The Effects of Attentional Engagement on Route Learning Performance in a Virtual Environment: An Aging Study

Authors: Hartmeyer, S., Grzeschik, R., Wolbers, T. and Wiener, J.M.

http://eprints.bournemouth.ac.uk/29560/

Journal: Frontiers in Aging Neuroscience

Volume: 9

Pages: 235

Publisher: Frontiers Media

ISSN: 1663-4365

DOI: 10.3389/fnagi.2017.00235

Route learning is a common navigation task affected by cognitive aging. Here we present a novel experimental paradigm to investigate whether age-related declines in executive control of attention contributes to route learning deficits. A young and an older participant group was repeatedly presented with a route through a virtual maze comprised of 12 decision points (DP) and non-decision points (non-DP). To investigate attentional engagement with the route learning task, participants had to respond to auditory probes at both DP and non-DP. Route knowledge was assessed by showing participants screenshots or landmarks from DPs and non-DPs and asking them to indicate the movement direction required to continue the route. Results demonstrate better performance for DPs than for non-DPs and slower responses to auditory probes at DPs compared to non-DPs. As expected we found slower route learning and slower responses to the auditory probes in the older participant group. Interestingly, differences in response times to the auditory probes between DPs and non-DPs can predict the success of route learning in both age groups and may explain slower knowledge acquisition in the older participant group.

This data was imported from PubMed:

Authors: Hartmeyer, S., Grzeschik, R., Wolbers, T. and Wiener, J.M.

http://eprints.bournemouth.ac.uk/29560/

Journal: Front Aging Neurosci

Volume: 9

Pages: 235

ISSN: 1663-4365

DOI: 10.3389/fnagi.2017.00235

Route learning is a common navigation task affected by cognitive aging. Here we present a novel experimental paradigm to investigate whether age-related declines in executive control of attention contributes to route learning deficits. A young and an older participant group was repeatedly presented with a route through a virtual maze comprised of 12 decision points (DP) and non-decision points (non-DP). To investigate attentional engagement with the route learning task, participants had to respond to auditory probes at both DP and non-DP. Route knowledge was assessed by showing participants screenshots or landmarks from DPs and non-DPs and asking them to indicate the movement direction required to continue the route. Results demonstrate better performance for DPs than for non-DPs and slower responses to auditory probes at DPs compared to non-DPs. As expected we found slower route learning and slower responses to the auditory probes in the older participant group. Interestingly, differences in response times to the auditory probes between DPs and non-DPs can predict the success of route learning in both age groups and may explain slower knowledge acquisition in the older participant group.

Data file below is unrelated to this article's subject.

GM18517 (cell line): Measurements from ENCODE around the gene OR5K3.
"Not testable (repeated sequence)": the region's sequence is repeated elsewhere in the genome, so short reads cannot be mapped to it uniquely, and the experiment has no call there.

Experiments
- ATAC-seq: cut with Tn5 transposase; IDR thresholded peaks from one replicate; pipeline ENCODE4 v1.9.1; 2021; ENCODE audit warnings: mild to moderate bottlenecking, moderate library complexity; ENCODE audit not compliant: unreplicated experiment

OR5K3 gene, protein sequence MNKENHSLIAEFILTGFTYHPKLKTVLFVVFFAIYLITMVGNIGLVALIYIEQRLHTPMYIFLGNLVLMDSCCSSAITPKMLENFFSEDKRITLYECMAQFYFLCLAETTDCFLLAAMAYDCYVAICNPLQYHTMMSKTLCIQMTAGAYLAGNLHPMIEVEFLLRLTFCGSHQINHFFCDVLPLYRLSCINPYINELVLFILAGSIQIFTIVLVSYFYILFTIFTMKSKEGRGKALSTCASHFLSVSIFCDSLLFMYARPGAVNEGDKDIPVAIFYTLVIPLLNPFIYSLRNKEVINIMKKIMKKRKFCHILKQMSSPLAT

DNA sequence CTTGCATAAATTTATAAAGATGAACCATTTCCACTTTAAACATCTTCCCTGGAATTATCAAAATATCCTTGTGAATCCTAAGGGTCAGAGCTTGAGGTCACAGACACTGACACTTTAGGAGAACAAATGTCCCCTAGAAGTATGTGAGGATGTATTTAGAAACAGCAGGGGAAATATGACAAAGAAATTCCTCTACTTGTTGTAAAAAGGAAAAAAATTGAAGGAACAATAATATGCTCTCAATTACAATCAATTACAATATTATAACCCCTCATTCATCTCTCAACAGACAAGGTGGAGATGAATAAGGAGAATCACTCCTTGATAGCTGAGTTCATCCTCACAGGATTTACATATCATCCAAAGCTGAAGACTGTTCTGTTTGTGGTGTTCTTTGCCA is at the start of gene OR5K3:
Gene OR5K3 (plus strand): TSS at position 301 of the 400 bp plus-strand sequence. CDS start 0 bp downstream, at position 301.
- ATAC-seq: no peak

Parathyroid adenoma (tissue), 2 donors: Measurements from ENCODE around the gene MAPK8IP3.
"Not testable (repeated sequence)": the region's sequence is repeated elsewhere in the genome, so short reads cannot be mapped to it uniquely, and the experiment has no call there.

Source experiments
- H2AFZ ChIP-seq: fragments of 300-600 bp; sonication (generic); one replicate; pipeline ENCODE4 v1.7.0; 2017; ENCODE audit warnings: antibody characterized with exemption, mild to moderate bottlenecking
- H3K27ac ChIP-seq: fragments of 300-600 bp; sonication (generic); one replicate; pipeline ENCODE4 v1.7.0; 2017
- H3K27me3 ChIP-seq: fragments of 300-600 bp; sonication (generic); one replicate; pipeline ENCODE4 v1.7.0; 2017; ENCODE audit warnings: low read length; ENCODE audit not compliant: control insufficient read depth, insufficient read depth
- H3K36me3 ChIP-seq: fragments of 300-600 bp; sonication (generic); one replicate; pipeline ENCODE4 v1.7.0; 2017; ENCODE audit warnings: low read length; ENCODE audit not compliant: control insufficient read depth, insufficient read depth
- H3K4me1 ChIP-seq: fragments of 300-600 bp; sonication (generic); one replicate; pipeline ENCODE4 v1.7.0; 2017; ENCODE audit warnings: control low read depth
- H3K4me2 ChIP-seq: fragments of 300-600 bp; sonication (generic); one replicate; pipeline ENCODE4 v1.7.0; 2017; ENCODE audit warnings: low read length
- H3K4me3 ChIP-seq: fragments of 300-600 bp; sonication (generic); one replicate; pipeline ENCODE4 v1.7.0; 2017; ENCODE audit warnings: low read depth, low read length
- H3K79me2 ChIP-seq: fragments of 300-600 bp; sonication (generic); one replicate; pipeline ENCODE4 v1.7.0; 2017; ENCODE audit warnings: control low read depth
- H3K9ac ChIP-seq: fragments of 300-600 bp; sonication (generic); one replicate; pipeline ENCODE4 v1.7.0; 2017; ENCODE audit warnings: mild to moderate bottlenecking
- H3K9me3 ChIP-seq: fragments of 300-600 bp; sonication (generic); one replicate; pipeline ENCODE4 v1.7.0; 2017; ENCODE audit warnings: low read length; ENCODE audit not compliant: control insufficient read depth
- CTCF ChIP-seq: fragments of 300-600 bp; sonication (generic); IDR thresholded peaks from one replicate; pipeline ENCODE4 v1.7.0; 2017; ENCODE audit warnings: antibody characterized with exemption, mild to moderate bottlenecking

This data was imported from Scopus:

Authors: Hartmeyer, S., Grzeschik, R., Wolbers, T. and Wiener, J.M.

http://eprints.bournemouth.ac.uk/29560/

Journal: Frontiers in Aging Neuroscience

Volume: 9

Issue: JUL

eISSN: 1663-4365

DOI: 10.3389/fnagi.2017.00235

© 2017 Hartmeyer, Grzeschik, Wolbers and Wiener. Route learning is a common navigation task affected by cognitive aging. Here we present a novel experimental paradigm to investigate whether age-related declines in executive control of attention contributes to route learning deficits. A young and an older participant group was repeatedly presented with a route through a virtual maze comprised of 12 decision points (DP) and non-decision points (non-DP). To investigate attentional engagement with the route learning task, participants had to respond to auditory probes at both DP and non-DP. Route knowledge was assessed by showing participants screenshots or landmarks from DPs and non-DPs and asking them to indicate the movement direction required to continue the route. Results demonstrate better performance for DPs than for non-DPs and slower responses to auditory probes at DPs compared to non-DPs. As expected we found slower route learning and slower responses to the auditory probes in the older participant group. Interestingly, differences in response times to the auditory probes between DPs and non-DPs can predict the success of route learning in both age groups and may explain slower knowledge acquisition in the older participant group.

This source preferred by Jan Wiener

This data was imported from Web of Science (Lite):

Authors: Hartmeyer, S., Grzeschik, R., Wolbers, T. and Wiener, J.M.

http://eprints.bournemouth.ac.uk/29560/

Journal: FRONTIERS IN AGING NEUROSCIENCE

Volume: 9

ISSN: 1663-4365

DOI: 10.3389/fnagi.2017.00235

The data on this page was last updated at 04:39 on October 23, 2017.